I’ve always had a love-hate relationship with writing. For the sake of my own sanity, I do it. But I go long stretches with empty journal pages and half finished poems. I am always afraid when I put my writing out for others to see. Opinions are so cheap these days, truth so distorted and bent out of shape from too many people saying the same things with the wrong words. I want to learn a new language. Ideas, after all, only go as far as the words can take them. I often worry that my words have lost their helium, that many of my ideas and hopes have sunk to the ground because I let everything become a reaction or an argument or some philosophical treatise. Why can’t I just write to write? Who sucked the life out of this?
His word is in my heart like a fire, a fire shut up in my bones. I am weary of holding it in; indeed, I cannot. Jeremiah 20:9
More and more, I am becoming convinced of the power in my own voice. I don’t say it like there’s something special about me. I say it like there is a symphony inside all of us, but we’re afraid to hear it, scared of wrong notes and applause and the beauty we know is there.
Behold, the kingdom of God is within you. Luke 17:21
I realize how much I live in fear. How scared I am of my own brokenness, how hard it is to stand in front of a mirror and honestly look myself in the eyes. It is so much easier to distract myself, to numb myself on facebook and tv, relationships and ministry. I am seeing how much religion prevents us from honestly confronting ourselves, how it is what Freud called “the opiate of the people.” For if God is always victorious over our hurts and missteps, if pain does not fit into his archetype of humanity, then what mental, spiritual, and emotional energy should I waste seeing myself for who I really am? If I’m a broken man, isn’t it just easier to claim God’s victory, declare his triumph over my shortcomings, and live in denial about my own humanness?
There is no fear in love. But perfect love drives out fear. 1 John 4:18
We are simple creatures. Everything is fight or flight. Easy to miss are the ways we continue to fight against ourselves, the ways we continue to run from ourselves. I’m afraid of silence, so I talk. I’m afraid of being lonely, so I numb myself with videogames and a smartphone. I’m afraid of my family, so I go out all the time. I’m afraid of being wrong, so I write blogs and try to prove to everyone that I am competent. When it comes to writing, my words can either become just another fight/flight response, a way for me to rage against or run from my own evils as I see them in other people, or they can be a deeper, more honest and frightening look at myself. I do believe that if my faith does not lead me to confront and even embrace my own brokenness, then it is just another instinctual escape act, a way to flee from or rage against who I really am. It takes moral courage to sit in the tension of your own vices, to look in the mirror and love your flaws.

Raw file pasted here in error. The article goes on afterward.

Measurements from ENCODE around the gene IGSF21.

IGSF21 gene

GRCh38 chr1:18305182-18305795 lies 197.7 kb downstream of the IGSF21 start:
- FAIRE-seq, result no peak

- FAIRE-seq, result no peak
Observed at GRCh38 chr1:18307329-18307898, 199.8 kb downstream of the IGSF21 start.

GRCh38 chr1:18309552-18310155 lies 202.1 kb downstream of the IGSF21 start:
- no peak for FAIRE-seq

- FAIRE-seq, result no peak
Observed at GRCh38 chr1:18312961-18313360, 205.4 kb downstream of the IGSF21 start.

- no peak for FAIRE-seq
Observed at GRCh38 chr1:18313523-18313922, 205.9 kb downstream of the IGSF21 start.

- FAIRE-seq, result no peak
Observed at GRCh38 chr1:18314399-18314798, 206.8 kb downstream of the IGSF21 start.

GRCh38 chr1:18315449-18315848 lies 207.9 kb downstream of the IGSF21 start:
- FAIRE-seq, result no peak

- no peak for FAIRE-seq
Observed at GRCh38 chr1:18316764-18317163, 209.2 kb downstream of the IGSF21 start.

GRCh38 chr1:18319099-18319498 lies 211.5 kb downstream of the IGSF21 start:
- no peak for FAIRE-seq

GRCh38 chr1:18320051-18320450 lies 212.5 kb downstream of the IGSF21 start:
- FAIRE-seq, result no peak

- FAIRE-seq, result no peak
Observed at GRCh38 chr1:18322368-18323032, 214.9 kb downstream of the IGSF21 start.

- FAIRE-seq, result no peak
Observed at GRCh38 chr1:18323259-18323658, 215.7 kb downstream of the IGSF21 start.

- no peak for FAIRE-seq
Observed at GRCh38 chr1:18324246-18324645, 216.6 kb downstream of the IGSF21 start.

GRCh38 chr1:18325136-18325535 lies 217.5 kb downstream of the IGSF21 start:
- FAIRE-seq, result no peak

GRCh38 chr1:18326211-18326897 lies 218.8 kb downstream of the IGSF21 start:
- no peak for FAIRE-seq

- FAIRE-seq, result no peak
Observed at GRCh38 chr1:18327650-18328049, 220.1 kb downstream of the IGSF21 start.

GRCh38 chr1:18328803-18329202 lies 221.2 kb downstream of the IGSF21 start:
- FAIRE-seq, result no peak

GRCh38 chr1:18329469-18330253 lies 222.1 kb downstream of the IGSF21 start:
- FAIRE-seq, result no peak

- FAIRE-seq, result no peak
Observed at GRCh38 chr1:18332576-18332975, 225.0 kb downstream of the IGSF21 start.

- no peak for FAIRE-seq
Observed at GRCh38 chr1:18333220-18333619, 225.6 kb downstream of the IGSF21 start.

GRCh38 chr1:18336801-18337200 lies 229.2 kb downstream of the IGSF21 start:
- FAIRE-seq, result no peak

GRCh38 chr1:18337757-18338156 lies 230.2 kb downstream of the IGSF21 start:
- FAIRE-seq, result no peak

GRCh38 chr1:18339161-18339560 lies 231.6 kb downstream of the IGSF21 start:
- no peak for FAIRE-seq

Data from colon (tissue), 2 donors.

“I am no longer afraid. I am no longer afraid of being human.” – Florence, at her baptism
I am done with running. I am through with fighting. These distractions are only a faint febreeze on the pile of shit that has been growing for years and years now. It’s time to make some fertilizer. I invite you to do the same. Let your words be mirrors, your essays x-rays, and your similes surgeries. Learn to trust the power in your own voice. Realize that God didn’t want you to be anyone else than who you are today, and if we stopped trying with all our might to enter into God’s kingdom, we might realize that we’ve been there the whole time. When we can be ourselves, fearless to run our hands over our own wounds, unafraid of what the public will think or who will read our thoughts, we will be alive. And the world will be better for it.
“What we hunger for perhaps more than anything else is to be known in our full humanness, and yet that is often just what we also fear more than anything else. It is important to tell at least from time to time the secret of who we truly and fully are—even if we tell it only to ourselves—because otherwise we run the risk of losing track of who we truly and fully are and little by little come to accept instead the highly edited version which we put forth in hope that the world will find it more acceptable than the real thing. It is important to tell our secrets too because it makes it easier that way to see where we have been in our lives and where we are going. It also makes it easier for other people to tell us a secret or two of their own, and exchanges like that have a lot to do with what being a family is all about and what being human is all about.” – Frederick Buechner